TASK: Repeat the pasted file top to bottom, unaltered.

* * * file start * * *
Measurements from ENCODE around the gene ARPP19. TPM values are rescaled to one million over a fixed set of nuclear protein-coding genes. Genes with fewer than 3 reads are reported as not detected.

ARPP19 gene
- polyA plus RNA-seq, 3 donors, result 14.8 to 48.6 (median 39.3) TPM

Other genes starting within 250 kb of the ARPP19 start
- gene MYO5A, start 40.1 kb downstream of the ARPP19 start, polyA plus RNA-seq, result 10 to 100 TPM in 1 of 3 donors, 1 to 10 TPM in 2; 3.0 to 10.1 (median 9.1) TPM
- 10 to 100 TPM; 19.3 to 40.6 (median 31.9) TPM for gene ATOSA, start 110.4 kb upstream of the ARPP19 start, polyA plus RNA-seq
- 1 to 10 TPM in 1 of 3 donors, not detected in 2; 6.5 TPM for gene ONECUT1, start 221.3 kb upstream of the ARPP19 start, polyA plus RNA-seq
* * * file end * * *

Measurements from ENCODE around the gene ARPP19. TPM values are rescaled to one million over a fixed set of nuclear protein-coding genes. Genes with fewer than 3 reads are reported as not detected.

ARPP19 gene
- polyA plus RNA-seq, 3 donors, result 14.8 to 48.6 (median 39.3) TPM

Other genes starting within 250 kb of the ARPP19 start
- gene MYO5A, start 40.1 kb downstream of the ARPP19 start, polyA plus RNA-seq, result 10 to 100 TPM in 1 of 3 donors, 1 to 10 TPM in 2; 3.0 to 10.1 (median 9.1) TPM
- 10 to 100 TPM; 19.3 to 40.6 (median 31.9) TPM for gene ATOSA, start 110.4 kb upstream of the ARPP19 start, polyA plus RNA-seq
- 1 to 10 TPM in 1 of 3 donors, not detected in 2; 6.5 TPM for gene ONECUT1, start 221.3 kb upstream of the ARPP19 start, polyA plus RNA-seq